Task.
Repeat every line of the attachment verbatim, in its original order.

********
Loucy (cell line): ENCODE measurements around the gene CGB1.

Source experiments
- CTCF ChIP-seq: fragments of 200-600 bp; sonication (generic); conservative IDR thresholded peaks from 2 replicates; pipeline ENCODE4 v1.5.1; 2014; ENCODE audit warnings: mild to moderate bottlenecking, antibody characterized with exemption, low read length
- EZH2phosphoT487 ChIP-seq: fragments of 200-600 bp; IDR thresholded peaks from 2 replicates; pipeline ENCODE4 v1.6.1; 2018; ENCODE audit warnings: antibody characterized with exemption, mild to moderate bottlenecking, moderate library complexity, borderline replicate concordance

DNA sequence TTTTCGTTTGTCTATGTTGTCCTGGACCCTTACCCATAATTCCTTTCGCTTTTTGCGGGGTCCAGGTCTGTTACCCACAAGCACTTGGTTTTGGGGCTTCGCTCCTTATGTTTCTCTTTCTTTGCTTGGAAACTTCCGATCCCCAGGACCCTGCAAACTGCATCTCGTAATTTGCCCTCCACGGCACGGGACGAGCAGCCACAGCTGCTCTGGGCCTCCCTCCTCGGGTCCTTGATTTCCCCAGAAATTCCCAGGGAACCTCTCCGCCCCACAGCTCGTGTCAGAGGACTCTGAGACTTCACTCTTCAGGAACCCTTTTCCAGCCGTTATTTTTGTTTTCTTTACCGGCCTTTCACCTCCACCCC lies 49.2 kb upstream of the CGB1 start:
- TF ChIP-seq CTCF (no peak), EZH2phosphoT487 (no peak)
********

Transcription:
Loucy (cell line): ENCODE measurements around the gene CGB1.

Source experiments
- CTCF ChIP-seq: fragments of 200-600 bp; sonication (generic); conservative IDR thresholded peaks from 2 replicates; pipeline ENCODE4 v1.5.1; 2014; ENCODE audit warnings: mild to moderate bottlenecking, antibody characterized with exemption, low read length
- EZH2phosphoT487 ChIP-seq: fragments of 200-600 bp; IDR thresholded peaks from 2 replicates; pipeline ENCODE4 v1.6.1; 2018; ENCODE audit warnings: antibody characterized with exemption, mild to moderate bottlenecking, moderate library complexity, borderline replicate concordance

DNA sequence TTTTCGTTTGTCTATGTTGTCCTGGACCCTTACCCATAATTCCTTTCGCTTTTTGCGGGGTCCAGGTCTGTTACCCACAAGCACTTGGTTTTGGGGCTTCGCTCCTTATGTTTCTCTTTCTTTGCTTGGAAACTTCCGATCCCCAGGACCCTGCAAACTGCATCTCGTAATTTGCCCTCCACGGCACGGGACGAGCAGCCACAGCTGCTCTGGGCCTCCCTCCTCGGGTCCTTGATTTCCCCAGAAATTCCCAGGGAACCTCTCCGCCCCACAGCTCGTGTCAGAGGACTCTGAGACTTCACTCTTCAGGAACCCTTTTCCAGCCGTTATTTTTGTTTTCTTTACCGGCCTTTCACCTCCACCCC lies 49.2 kb upstream of the CGB1 start:
- TF ChIP-seq CTCF (no peak), EZH2phosphoT487 (no peak)